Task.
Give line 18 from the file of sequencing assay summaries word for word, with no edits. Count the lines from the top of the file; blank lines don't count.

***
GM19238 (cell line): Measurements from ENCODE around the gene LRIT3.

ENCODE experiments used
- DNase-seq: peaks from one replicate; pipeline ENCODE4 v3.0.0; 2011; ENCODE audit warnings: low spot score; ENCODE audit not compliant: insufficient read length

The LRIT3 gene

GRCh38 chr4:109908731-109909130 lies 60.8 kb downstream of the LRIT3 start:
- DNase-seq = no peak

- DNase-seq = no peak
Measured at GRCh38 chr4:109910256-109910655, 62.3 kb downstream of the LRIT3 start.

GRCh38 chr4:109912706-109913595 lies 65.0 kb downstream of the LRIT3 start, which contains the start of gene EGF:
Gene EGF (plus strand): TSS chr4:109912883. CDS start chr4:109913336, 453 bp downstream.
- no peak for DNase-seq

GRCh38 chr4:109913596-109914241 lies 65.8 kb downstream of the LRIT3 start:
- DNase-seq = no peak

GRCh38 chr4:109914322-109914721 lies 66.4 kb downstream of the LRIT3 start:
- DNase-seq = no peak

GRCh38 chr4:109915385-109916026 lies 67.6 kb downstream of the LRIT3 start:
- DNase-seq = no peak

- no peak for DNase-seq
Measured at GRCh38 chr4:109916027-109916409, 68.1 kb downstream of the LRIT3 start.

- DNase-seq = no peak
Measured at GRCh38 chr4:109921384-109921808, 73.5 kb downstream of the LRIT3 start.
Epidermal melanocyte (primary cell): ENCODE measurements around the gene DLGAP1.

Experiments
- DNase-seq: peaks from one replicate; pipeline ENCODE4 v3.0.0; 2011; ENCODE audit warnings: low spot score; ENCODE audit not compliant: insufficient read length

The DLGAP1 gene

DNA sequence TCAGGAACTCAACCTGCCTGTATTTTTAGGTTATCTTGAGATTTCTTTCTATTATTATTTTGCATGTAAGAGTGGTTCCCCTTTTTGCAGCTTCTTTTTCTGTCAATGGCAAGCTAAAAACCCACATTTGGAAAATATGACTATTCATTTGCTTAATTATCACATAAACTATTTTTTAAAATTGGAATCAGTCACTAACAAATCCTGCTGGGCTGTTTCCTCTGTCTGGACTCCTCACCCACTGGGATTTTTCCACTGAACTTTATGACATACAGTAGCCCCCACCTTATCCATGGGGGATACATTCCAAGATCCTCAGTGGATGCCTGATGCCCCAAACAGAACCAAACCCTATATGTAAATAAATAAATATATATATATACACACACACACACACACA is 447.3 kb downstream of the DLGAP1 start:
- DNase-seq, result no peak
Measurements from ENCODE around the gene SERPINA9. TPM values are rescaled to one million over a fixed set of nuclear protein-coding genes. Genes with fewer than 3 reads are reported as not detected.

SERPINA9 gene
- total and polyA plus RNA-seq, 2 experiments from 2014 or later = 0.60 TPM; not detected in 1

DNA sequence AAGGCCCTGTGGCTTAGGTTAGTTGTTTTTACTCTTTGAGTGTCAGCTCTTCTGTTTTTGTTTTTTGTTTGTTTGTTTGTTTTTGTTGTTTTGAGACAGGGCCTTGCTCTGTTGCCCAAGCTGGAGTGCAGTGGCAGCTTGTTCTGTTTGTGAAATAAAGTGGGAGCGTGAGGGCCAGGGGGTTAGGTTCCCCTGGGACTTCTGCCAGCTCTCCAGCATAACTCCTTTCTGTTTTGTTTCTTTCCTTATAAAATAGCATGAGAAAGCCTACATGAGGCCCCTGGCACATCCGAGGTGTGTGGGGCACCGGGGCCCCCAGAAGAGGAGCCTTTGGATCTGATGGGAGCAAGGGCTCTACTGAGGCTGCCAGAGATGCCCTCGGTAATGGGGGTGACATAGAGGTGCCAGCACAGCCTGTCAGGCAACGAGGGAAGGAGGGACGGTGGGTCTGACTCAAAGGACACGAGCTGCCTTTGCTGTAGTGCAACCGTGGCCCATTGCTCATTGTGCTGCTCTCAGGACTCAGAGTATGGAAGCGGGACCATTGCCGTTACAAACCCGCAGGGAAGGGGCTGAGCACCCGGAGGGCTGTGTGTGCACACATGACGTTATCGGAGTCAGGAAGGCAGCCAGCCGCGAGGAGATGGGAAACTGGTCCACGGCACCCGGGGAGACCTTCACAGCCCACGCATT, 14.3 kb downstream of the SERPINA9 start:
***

- no peak for DNase-seq